by Debbie Gin
Have you ever wondered why a lot of the work done by women doesn’t get much credit? (That is, unless it’s women doing “men’s” work.)
I grew up in a Korean American household, where my mom did almost everything at home – cooking, cleaning, laundry, vacuuming, trash, yard work, paying the bills, dishwashing, attending to kids’ needs, sewing kids’ clothes – and worked a full-time job as a graveyard-shift registered nurse. And she was a pastor’s wife. She held three full-time jobs but got credit for just one: as a nurse. Thankfully, over the years, my father has come to share some of the household load.
I’m also thankful that my own dear husband has taken on most of the domestic duties in our family, while I handle more of the managerial responsibilities. Yes, our roles are happily reversed! This role reversal in OUR marriage has brought about two subtle shifts in thought: 1) (less so) in the eyes of some “friends,” my husband and I have had to prove his worth as a man, and 2) (more so) the “women’s work” that my husband does has taken on a whole lot more value or weight.
I recently finished a book called “The Real Wealth of Nations” by Riane Eisler. While I differ with the author in the area of religion and spirituality, I found her ideas on caring and care-giving to be profound. Eisler suggests that societies built on capitalist or communist economies – based on a dominator model – do not allow all members to thrive. She contends that societies built on “care economics” – ones built on a partnership model – will allow all to thrive. In such an economy, the work that is largely done by women (and an increasing number of men) is recognized for the great value it contributes to the well-being of society.
She proposes a different kind of economic map, a more accurate map, one that recognizes what she calls a “full spectrum” of economic activity and relations. In addition to government economy and market economy, she would also recognize natural economy, illegal economy, unpaid community economy, and (at the core of society) household economy. And instead of looking merely at GDP (gross domestic product) or GNP (gross national product), she advocates using QL or QOL (quality of life) – used by the United Nations but rarely by U.S. politicians and policy makers – as the principle measure of our nation’s activity and productivity.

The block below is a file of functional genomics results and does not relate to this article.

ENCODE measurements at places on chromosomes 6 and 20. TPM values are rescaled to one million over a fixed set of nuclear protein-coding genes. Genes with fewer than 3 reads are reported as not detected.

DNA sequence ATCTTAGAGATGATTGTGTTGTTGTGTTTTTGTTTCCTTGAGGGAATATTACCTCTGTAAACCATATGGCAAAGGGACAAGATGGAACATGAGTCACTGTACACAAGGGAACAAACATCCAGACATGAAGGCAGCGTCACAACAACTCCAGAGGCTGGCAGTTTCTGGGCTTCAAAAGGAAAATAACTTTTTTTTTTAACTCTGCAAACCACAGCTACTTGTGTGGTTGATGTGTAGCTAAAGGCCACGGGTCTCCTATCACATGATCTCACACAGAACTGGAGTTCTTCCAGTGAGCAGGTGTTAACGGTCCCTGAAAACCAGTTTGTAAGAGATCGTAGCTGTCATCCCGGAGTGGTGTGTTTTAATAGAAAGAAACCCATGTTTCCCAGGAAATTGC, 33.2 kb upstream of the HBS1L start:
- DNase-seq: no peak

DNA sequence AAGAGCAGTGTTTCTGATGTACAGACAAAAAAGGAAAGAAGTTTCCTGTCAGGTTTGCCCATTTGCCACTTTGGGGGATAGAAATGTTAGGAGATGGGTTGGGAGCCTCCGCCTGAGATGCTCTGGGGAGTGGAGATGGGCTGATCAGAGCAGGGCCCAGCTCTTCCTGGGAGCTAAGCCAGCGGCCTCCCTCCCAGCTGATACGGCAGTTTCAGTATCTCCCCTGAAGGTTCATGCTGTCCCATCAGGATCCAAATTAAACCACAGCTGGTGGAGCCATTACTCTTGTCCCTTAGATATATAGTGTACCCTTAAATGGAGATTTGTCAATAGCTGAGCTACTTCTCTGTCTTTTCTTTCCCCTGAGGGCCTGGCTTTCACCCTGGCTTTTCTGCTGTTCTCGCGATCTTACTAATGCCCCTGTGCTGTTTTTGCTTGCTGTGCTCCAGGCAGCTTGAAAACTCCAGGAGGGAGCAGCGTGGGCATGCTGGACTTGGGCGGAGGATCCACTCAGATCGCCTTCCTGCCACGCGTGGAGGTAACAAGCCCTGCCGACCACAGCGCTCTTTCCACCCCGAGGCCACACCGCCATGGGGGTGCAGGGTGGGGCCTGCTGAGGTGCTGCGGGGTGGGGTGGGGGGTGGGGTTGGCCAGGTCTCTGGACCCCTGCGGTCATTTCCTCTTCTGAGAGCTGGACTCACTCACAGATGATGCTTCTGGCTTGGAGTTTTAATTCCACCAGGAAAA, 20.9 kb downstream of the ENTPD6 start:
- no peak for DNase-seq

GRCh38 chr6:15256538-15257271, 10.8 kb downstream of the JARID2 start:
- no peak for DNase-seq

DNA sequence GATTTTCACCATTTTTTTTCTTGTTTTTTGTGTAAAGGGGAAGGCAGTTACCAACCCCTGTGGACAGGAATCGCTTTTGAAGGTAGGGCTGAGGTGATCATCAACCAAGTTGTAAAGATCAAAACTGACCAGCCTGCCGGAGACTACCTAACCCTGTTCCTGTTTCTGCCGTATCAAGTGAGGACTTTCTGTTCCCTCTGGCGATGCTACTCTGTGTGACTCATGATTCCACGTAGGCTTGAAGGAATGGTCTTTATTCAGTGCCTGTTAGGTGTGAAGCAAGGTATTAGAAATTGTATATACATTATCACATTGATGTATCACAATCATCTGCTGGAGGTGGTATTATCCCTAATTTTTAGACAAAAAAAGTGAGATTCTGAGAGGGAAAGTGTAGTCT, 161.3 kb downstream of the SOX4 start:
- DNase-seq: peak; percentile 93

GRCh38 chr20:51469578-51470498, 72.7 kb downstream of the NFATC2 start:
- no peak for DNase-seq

I think Eisler’s view of a more inclusive economic map should be considered by our government. As an economic novice and a citizen who entrusts economic decision-making to politicians who are often novices themselves, I was glad to hear that, at the suggestion of Michelle Obama, Eisler has been tapped to contribute her voice at the economic advisory board of President-Elect Obama.
I also believe Eisler’s economic map should be considered by the Church, especially the Asian American Church. This would require the “sacrifice” of eliminating the common practice of hiring “two-fers” (paying the husband as pastor but getting the wife’s work for free). But if we, as followers of Christ, incorporated more of this kind of economics – which, I would argue, follows more closely the model that Jesus left for us – in our philosophy, ministry, and polity, more people both inside and outside the Church would find our message to be authentic and in better alignment with our actions.
Debbie Gin, M.Div. M.Mus., is the Director of Diversity Studies at Azusa Pacific University and an Assistant Professor in Biblical Studies and Ministry at Haggard Graduate School of Theology. She and her husband live in Southern California. To contact Debbie, please send your inquiry to email@example.com.